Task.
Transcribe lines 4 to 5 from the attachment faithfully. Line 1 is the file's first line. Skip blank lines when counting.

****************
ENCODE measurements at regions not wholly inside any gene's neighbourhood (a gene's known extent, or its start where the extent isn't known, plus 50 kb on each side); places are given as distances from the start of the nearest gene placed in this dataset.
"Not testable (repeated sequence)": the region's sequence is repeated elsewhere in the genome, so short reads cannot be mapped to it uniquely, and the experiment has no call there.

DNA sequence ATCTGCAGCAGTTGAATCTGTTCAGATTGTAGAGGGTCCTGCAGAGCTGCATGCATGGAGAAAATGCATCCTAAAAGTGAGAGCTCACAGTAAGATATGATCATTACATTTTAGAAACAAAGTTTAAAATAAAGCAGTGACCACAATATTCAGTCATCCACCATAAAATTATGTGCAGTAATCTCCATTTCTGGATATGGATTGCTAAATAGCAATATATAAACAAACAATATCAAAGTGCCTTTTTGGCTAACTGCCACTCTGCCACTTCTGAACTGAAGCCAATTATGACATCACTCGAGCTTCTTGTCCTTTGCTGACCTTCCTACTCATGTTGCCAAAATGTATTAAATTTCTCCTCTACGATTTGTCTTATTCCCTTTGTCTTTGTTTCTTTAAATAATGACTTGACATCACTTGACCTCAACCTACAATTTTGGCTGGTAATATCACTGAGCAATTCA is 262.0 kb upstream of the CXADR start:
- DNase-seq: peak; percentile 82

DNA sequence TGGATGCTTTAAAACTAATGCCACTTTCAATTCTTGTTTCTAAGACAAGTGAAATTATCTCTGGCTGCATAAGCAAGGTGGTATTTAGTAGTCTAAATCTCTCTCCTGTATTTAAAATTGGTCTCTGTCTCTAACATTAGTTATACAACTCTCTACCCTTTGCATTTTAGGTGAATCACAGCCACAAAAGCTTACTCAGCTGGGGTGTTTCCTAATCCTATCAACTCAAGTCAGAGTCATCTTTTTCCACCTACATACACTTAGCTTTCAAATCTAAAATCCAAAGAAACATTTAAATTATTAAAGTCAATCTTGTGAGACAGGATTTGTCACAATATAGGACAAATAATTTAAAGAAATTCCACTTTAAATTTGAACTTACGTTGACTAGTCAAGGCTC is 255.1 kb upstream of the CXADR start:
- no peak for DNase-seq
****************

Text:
- DNase-seq: peak; percentile 82

DNA sequence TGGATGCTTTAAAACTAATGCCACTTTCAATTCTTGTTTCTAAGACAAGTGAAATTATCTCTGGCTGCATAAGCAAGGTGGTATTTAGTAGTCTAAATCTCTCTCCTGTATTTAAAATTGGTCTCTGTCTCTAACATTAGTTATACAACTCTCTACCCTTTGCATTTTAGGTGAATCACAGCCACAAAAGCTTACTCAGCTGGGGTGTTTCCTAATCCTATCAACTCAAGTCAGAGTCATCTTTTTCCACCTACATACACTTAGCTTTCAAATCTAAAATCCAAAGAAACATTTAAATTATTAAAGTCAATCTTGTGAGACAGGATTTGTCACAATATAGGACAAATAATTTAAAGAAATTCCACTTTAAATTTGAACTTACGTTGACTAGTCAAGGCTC is 255.1 kb upstream of the CXADR start: